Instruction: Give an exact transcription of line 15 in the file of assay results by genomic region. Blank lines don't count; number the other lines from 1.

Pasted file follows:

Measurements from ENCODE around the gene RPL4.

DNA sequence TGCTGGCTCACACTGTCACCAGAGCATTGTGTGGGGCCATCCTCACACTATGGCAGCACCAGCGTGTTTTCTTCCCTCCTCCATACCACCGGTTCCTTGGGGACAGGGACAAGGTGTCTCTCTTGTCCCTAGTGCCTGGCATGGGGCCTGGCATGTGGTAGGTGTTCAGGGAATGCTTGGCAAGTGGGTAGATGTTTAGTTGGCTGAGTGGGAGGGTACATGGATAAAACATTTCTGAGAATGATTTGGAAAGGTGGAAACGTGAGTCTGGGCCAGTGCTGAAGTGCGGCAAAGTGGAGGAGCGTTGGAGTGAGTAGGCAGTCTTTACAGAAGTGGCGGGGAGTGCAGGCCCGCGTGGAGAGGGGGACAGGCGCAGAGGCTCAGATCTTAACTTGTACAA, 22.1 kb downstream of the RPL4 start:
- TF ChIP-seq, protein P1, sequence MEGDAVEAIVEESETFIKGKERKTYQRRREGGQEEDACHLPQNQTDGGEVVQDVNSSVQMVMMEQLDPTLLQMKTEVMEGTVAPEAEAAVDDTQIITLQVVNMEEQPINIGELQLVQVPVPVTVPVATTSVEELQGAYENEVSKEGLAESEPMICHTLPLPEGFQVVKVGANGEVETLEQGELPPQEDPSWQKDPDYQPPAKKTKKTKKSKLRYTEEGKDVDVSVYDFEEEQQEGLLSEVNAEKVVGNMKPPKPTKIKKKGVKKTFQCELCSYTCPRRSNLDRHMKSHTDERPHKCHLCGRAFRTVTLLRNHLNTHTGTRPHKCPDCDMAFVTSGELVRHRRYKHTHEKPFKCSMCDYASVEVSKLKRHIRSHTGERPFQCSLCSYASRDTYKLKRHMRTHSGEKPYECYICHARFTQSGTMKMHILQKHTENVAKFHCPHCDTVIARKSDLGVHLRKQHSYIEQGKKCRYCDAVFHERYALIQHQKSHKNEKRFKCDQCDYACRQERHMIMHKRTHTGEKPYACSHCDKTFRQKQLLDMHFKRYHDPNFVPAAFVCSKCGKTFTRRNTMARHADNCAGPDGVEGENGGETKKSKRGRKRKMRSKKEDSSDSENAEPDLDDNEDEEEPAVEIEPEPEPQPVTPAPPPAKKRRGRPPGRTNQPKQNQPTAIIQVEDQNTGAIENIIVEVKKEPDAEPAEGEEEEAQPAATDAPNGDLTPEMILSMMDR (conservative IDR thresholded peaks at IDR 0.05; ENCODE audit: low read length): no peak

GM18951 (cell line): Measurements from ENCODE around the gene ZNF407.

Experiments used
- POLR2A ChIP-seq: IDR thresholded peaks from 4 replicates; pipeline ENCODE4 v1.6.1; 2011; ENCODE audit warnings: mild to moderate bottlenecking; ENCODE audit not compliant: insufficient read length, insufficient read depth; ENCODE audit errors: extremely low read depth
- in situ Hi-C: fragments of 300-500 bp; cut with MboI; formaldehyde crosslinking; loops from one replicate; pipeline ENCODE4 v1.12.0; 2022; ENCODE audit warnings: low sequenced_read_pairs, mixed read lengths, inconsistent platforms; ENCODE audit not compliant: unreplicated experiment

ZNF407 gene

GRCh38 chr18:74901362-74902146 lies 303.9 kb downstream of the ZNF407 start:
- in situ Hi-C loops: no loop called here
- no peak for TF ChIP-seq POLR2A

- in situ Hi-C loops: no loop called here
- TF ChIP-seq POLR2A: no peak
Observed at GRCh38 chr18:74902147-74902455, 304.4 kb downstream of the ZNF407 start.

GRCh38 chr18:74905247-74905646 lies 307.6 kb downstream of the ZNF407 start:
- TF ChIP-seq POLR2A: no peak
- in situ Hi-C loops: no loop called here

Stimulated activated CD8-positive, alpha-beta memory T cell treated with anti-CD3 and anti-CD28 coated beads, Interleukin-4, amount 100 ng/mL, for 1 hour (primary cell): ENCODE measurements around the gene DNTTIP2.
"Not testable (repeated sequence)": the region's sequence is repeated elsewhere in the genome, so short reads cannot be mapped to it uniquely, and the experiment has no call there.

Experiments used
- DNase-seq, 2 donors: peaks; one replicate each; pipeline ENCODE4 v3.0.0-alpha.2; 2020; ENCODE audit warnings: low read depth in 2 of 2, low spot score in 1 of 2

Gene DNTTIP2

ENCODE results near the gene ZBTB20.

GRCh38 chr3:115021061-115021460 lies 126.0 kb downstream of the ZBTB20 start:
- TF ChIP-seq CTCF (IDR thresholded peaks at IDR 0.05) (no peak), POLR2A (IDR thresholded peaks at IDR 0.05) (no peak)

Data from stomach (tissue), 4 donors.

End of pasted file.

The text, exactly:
GRCh38 chr18:74905247-74905646 lies 307.6 kb downstream of the ZNF407 start: